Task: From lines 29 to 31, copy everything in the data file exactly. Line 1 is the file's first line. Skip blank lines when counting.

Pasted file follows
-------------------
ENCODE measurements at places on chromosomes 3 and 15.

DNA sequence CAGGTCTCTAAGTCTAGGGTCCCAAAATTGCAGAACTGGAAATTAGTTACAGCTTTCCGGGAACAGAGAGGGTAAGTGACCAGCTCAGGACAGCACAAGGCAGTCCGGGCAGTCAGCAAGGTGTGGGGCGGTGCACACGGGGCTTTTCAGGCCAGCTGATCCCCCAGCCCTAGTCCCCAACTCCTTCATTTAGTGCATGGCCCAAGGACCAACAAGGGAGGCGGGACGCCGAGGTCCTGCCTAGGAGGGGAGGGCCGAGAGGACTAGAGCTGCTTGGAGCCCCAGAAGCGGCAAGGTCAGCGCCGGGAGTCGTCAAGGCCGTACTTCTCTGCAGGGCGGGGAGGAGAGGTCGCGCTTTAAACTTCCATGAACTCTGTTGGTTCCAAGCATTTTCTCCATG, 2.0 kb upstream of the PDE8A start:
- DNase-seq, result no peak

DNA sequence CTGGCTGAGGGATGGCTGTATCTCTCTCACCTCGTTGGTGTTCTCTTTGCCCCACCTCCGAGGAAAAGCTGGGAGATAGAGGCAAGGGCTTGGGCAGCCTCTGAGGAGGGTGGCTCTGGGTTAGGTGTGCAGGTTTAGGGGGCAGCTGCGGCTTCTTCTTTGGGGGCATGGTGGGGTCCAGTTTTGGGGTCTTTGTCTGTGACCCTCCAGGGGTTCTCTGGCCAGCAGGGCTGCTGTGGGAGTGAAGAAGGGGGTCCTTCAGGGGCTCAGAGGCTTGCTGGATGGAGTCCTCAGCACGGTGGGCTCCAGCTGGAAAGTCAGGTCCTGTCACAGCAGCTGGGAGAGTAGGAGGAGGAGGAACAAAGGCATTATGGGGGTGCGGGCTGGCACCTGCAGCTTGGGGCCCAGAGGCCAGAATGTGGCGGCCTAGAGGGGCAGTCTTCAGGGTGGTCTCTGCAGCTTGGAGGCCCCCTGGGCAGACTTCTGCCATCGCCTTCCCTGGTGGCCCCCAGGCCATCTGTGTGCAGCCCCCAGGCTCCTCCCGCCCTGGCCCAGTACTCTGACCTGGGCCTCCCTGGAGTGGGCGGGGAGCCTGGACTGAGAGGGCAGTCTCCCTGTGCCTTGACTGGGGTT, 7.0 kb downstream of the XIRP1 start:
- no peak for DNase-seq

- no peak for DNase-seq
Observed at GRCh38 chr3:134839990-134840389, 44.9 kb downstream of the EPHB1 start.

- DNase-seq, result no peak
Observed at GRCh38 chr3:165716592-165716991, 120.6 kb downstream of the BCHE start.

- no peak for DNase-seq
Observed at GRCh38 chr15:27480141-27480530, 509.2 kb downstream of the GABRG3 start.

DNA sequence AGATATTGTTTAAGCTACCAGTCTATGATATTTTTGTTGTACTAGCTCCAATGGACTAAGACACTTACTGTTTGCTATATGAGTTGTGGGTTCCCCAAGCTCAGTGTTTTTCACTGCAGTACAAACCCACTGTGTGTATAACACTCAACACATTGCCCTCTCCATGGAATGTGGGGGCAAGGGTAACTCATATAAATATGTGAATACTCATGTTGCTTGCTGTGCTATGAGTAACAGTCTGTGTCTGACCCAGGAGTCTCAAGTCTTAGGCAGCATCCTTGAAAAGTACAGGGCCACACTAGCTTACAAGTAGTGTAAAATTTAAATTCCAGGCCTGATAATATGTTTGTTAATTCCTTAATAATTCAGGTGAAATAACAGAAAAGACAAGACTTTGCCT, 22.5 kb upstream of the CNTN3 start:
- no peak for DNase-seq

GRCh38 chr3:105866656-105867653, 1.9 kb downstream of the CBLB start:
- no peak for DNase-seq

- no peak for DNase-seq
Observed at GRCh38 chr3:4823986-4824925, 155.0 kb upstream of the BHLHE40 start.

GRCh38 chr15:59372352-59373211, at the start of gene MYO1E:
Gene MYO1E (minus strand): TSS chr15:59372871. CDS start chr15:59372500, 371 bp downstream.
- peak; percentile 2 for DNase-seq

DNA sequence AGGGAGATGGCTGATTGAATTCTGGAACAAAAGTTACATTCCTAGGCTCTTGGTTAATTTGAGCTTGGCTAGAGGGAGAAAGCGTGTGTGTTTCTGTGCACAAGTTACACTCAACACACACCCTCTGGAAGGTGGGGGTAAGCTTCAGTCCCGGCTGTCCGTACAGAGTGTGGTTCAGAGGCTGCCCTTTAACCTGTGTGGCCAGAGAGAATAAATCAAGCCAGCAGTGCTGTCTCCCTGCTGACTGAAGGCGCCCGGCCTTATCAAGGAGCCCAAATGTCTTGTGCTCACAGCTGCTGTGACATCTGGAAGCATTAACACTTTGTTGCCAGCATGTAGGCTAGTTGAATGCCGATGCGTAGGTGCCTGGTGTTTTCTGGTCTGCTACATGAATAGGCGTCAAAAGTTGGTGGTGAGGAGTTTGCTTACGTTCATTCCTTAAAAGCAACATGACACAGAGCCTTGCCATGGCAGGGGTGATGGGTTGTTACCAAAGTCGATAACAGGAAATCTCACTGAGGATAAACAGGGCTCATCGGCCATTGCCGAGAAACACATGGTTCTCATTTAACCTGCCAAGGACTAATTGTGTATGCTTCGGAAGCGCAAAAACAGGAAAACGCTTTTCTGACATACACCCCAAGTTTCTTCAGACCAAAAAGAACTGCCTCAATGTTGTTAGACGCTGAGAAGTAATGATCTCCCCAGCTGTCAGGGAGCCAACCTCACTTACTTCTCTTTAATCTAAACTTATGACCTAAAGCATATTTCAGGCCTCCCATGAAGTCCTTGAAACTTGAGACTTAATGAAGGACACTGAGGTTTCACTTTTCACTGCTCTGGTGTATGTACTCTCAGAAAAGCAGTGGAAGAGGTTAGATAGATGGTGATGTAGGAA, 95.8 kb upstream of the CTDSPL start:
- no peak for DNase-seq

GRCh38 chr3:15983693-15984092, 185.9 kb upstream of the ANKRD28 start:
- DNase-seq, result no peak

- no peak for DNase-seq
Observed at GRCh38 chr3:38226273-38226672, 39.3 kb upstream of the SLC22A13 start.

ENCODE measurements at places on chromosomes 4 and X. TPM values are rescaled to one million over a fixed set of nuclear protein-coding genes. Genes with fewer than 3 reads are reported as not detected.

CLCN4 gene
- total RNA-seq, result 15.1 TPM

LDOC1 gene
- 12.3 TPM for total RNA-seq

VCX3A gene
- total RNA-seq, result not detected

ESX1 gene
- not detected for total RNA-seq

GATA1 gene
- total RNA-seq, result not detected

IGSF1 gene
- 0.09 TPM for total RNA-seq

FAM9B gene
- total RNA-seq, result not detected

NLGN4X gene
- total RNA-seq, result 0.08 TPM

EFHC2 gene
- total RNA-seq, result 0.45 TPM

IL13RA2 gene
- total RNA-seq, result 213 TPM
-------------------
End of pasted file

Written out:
- total RNA-seq, result 15.1 TPM

LDOC1 gene
- 12.3 TPM for total RNA-seq